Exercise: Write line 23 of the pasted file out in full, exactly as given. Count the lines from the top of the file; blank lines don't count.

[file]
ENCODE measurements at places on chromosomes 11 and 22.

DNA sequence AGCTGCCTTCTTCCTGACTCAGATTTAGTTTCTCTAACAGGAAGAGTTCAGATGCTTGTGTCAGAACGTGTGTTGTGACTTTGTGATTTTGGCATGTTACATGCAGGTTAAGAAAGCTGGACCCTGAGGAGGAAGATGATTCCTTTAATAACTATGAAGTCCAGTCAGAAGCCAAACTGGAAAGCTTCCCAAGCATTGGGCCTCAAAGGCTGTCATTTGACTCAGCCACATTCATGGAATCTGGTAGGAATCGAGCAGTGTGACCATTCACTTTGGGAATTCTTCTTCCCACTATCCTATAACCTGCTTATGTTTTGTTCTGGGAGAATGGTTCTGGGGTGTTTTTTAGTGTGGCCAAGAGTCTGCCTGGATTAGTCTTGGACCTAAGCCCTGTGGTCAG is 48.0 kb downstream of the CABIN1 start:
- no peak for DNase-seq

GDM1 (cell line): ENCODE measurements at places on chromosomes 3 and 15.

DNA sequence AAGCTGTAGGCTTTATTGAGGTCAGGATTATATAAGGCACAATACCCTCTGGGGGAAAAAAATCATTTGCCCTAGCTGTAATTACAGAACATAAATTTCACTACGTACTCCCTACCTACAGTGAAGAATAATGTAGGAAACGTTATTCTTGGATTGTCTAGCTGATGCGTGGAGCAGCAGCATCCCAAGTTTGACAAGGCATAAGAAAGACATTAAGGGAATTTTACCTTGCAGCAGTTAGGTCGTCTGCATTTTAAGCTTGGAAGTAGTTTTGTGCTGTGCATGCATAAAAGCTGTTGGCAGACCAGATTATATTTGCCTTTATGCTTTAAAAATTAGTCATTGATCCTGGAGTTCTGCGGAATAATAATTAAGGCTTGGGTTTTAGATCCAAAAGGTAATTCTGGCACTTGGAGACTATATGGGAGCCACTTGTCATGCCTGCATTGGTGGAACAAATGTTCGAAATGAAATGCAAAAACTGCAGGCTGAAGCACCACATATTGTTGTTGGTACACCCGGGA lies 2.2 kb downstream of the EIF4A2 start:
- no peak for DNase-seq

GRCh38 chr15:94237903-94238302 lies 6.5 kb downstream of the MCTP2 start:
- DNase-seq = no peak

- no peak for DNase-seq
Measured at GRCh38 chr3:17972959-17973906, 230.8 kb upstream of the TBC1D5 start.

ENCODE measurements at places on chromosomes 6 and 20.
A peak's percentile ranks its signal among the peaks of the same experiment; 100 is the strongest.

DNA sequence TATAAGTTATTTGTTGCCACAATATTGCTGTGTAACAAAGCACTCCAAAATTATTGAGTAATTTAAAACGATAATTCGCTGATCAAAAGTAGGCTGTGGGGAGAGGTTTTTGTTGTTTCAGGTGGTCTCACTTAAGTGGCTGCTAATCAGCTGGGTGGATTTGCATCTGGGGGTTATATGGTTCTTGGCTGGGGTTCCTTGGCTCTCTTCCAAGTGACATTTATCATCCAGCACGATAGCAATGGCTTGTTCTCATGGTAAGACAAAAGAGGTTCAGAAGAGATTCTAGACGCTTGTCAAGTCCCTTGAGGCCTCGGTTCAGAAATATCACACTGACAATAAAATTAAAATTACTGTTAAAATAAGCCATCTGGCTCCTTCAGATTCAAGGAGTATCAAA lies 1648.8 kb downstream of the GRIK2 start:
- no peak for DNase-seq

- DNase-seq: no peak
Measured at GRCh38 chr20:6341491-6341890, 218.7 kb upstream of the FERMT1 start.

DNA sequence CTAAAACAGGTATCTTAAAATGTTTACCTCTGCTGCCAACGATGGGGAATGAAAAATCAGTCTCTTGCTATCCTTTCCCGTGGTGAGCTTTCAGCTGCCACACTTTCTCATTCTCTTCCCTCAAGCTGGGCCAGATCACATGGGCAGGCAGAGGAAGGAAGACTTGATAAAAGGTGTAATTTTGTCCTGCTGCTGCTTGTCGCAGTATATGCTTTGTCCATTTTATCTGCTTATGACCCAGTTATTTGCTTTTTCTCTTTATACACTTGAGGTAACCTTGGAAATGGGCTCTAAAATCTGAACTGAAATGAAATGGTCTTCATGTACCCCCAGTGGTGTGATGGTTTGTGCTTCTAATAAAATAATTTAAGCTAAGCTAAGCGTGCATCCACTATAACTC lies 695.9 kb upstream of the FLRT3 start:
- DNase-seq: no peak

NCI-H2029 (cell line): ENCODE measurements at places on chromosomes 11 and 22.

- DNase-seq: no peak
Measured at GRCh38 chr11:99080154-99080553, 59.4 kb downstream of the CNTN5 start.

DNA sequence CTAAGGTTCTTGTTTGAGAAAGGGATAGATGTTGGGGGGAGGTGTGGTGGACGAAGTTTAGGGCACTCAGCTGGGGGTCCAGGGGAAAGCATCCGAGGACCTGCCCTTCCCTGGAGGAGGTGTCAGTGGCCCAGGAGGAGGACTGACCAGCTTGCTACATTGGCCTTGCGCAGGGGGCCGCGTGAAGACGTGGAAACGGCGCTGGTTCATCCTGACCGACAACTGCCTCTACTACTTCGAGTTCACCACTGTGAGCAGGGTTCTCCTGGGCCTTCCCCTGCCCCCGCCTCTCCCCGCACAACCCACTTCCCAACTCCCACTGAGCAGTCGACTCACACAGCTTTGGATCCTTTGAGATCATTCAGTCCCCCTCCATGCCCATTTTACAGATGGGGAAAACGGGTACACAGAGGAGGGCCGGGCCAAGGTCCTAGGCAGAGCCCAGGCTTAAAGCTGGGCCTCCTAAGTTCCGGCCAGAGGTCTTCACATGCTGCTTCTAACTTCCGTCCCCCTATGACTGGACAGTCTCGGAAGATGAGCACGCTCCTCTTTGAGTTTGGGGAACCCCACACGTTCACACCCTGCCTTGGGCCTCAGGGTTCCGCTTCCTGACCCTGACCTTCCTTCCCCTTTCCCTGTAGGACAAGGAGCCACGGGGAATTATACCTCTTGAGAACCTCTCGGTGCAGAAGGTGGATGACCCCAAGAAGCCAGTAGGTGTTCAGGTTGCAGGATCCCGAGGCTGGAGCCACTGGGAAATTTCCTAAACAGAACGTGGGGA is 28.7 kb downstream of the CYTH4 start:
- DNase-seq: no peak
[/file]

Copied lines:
- DNase-seq: no peak